pulsed plasma thruster (PPT)
Principle of the pulsed plasma thruster.
A PPT in operation. Image: NASA.
EO-1 flight pulsed plasma thruster. Image: NASA.
A pulsed plasma thruster (PPT) is a type of electromagnetic propulsion system , with a high specific impulse and low power and fuel requirements, that has been used on a number of satellites for station-keeping maneuvers.
A PPT works by ablating and ionizing material from a fuel bar (typically consisting of a chlorofluorocarbon such as Teflon) with the current from a discharging capacitor. The positive ions released are then accelerated between two flat-plate electrodes – one positive, the other negative – arranged in the form of two long parallel rails which are connected across the capacitor. Escaping from the spacecraft, the accelerated ions produce a thrust of some several hundred newtons. The capacitor is then charged up again from a power supply and the pulse cycle repeated.
Use of PPTs aboard spacecraft
Zond 2, launched by the Soviet Union in 1964, was the first vehicle to employ pulsed plasma thrusters (PPTs) in space. In 1968, the U.S. Air Force's LES-6 communications satellite carried four PPTs each producing about 12 million pulses over the lifetime of the thruster. The LES-8 and -9 satellites launched in 1976, tested PPTs for station-keeping. The Transit Improvement Program (TIP) spacecraft used PPTs for drag correction maneuvers on TIP II (launched in 1975) and TIP III (launched in 1976). The U.S. Navy developed the Navy Navigation Satellites (NNS), which became the first navigation satellite system. Three NNS satellites (Nova 1 launched in 1981, Nova 3 launched in 1984, and Nova 2 launched in 1988) used PPTs for drag correction maneuvers. More recently, NASA's EO-1 (Earth Observing 1) satellite has used one dual-axis PPT for pitch axis control and momentum management.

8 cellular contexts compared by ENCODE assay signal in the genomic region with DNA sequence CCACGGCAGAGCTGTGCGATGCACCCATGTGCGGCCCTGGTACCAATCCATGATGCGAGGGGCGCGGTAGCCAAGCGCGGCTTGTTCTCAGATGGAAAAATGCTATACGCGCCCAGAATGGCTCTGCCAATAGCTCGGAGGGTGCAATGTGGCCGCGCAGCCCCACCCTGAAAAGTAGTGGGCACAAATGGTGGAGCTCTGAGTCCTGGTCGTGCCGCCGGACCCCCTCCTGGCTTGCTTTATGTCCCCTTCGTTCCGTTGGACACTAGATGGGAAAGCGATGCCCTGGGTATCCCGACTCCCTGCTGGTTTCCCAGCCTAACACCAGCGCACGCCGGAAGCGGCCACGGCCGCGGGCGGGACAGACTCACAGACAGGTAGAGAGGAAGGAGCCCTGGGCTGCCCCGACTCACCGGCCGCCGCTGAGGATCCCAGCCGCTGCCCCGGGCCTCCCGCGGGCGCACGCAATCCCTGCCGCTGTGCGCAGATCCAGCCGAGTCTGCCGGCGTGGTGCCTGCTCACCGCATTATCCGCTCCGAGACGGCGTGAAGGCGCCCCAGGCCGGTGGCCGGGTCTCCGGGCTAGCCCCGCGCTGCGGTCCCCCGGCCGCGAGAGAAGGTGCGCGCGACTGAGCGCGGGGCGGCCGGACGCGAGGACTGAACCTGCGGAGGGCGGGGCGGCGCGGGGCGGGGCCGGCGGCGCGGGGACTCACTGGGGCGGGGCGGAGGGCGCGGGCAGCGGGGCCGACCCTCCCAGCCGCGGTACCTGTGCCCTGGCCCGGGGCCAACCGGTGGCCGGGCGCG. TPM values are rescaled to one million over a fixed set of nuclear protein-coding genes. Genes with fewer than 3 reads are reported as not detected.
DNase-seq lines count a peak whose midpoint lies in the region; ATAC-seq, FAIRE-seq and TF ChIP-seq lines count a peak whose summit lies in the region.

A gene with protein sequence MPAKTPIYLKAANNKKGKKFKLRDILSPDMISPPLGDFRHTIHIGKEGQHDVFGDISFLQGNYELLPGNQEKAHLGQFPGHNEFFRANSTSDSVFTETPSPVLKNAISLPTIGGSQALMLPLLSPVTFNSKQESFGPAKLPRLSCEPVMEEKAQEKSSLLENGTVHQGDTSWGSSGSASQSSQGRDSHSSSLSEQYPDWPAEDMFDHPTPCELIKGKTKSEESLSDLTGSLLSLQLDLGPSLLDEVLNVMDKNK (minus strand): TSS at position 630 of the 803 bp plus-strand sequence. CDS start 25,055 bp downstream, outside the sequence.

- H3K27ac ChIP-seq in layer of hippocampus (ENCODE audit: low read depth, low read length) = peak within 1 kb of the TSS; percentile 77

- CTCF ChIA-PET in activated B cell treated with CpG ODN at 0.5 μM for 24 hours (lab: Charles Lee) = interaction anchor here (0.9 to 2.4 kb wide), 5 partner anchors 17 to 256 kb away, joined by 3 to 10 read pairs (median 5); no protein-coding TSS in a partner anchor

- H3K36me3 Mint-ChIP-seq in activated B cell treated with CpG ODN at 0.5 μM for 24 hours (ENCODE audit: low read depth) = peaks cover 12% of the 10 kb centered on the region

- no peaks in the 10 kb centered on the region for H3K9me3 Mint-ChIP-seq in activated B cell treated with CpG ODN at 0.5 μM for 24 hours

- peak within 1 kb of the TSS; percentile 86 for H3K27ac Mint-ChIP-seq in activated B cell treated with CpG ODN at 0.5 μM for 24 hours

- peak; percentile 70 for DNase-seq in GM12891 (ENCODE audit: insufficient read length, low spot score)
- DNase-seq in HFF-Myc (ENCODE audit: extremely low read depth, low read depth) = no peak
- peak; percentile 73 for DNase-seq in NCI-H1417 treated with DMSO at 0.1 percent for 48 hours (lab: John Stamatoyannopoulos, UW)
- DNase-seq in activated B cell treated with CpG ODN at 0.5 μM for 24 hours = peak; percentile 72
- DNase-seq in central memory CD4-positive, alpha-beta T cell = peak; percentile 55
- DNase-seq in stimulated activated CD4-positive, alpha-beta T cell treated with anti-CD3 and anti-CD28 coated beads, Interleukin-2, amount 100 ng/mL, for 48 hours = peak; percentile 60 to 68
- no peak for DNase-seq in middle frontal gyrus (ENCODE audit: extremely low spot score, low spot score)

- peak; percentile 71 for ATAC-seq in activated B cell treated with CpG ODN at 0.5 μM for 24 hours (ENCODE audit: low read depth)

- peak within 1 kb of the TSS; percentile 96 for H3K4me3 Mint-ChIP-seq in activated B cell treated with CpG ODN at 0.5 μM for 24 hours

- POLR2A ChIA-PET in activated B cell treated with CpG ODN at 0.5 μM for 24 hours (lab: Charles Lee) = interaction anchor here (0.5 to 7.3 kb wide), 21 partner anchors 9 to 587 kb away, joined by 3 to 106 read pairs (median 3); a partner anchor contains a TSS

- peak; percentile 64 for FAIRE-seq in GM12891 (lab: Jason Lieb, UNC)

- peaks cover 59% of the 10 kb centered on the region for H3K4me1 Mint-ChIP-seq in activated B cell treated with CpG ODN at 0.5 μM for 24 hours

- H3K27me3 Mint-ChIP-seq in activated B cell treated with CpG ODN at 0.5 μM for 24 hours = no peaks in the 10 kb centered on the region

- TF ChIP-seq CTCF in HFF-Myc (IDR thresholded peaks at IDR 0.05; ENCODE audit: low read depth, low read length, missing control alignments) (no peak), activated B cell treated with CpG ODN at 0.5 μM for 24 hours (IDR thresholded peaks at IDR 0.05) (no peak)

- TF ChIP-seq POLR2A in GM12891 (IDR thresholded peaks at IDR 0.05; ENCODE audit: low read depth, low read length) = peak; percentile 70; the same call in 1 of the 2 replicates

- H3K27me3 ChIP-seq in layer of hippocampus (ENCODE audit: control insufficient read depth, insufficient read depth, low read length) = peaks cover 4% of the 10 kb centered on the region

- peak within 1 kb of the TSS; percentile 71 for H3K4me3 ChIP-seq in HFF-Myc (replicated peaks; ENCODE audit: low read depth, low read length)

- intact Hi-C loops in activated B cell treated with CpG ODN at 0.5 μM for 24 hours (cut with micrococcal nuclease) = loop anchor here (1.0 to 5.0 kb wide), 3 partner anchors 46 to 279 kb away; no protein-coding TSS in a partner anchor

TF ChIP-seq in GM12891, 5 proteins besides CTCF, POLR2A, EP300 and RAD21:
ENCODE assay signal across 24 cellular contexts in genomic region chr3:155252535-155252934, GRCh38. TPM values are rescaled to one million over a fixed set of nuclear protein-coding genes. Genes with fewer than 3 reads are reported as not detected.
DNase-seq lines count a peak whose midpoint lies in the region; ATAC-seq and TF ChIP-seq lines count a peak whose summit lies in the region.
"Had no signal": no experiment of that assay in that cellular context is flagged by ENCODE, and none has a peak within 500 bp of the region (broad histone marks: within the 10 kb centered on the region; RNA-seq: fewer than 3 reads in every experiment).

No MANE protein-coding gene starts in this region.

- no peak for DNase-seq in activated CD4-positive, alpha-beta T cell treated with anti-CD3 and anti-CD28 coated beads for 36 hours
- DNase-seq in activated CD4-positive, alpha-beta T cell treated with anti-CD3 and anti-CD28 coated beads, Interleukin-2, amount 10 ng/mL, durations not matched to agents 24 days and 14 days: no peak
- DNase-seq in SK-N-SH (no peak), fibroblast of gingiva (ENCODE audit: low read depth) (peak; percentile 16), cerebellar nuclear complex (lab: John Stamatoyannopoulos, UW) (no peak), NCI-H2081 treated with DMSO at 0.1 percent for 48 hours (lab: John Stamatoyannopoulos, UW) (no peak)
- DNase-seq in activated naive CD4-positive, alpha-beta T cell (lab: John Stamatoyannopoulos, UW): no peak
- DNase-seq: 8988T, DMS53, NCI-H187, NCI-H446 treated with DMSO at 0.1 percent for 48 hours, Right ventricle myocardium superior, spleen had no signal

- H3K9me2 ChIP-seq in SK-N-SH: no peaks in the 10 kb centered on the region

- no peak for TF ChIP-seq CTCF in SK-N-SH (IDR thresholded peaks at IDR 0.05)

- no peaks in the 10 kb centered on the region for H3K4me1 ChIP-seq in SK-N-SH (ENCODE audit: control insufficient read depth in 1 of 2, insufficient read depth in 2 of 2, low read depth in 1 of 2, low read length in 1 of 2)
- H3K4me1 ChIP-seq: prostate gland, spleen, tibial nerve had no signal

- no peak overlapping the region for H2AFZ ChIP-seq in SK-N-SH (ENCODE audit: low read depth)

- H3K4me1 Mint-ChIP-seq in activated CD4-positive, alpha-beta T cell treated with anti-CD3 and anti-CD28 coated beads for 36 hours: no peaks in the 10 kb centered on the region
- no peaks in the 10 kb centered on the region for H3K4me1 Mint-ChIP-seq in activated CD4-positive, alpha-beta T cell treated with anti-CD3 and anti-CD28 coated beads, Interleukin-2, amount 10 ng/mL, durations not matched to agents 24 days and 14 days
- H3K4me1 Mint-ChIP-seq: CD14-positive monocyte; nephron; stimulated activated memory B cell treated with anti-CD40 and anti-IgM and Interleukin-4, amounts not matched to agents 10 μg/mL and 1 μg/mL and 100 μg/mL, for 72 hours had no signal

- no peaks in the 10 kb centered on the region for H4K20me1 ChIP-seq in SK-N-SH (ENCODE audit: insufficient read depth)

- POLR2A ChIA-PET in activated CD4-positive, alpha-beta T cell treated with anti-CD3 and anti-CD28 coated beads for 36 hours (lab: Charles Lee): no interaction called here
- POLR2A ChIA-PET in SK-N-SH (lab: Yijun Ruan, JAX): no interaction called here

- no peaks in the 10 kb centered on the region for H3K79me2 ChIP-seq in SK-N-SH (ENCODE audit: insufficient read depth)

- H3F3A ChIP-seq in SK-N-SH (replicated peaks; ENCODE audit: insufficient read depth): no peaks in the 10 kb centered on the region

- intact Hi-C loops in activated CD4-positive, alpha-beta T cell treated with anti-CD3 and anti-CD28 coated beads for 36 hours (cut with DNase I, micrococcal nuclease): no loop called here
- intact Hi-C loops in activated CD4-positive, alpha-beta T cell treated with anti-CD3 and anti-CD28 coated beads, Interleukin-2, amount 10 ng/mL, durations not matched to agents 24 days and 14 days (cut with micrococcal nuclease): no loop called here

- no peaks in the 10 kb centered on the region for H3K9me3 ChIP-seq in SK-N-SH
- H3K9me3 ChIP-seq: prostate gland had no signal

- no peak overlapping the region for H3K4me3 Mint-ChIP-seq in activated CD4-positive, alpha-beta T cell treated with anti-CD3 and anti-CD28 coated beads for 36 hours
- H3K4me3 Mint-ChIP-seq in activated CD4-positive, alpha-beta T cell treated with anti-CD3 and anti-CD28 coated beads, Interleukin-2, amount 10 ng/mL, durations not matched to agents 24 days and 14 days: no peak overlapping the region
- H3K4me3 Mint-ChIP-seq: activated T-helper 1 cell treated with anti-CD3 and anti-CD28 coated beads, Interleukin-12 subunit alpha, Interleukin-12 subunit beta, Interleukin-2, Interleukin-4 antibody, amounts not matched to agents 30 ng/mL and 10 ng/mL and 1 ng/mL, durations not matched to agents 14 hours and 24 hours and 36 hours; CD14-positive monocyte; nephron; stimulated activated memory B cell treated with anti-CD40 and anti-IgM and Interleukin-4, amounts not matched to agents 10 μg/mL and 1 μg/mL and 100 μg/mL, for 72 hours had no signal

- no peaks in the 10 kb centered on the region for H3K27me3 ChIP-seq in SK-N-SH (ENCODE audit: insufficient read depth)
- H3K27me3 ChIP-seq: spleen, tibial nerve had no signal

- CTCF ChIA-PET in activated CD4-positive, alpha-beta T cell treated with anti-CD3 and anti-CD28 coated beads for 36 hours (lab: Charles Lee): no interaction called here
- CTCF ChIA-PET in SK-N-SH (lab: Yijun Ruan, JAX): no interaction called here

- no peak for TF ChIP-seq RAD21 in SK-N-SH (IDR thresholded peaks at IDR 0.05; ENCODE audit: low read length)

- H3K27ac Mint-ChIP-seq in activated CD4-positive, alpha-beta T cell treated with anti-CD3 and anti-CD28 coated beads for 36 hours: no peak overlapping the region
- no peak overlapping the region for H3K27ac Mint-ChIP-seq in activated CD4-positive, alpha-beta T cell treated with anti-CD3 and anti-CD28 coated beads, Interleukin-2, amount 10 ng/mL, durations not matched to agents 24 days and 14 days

The EO-1 PPT was developed at the NASA Glenn Research Center and produced by Primex Aerospace Company. Several tests of the thruster were carried out at Glenn to demonstrate life capability, characterize contamination of spacecraft surfaces, and verify performance. EO-1's PPT is capable of producing a thrust of 860 micronewtons (0.0002 pounds) and an exhaust velocity over 13,700 meters per second (30,600 miles per hour), while consuming only 70 watts of power.
To put these numbers into perspective: the force of this level of thrust on the spacecraft is the same as the force you would feel by holding a 2- by 2-inch piece of paper in your hand, and this exhaust velocity, in a space environment devoid of atmosphere, can achieve a top speed almost twice that of the Space Shuttle (18,000 mph).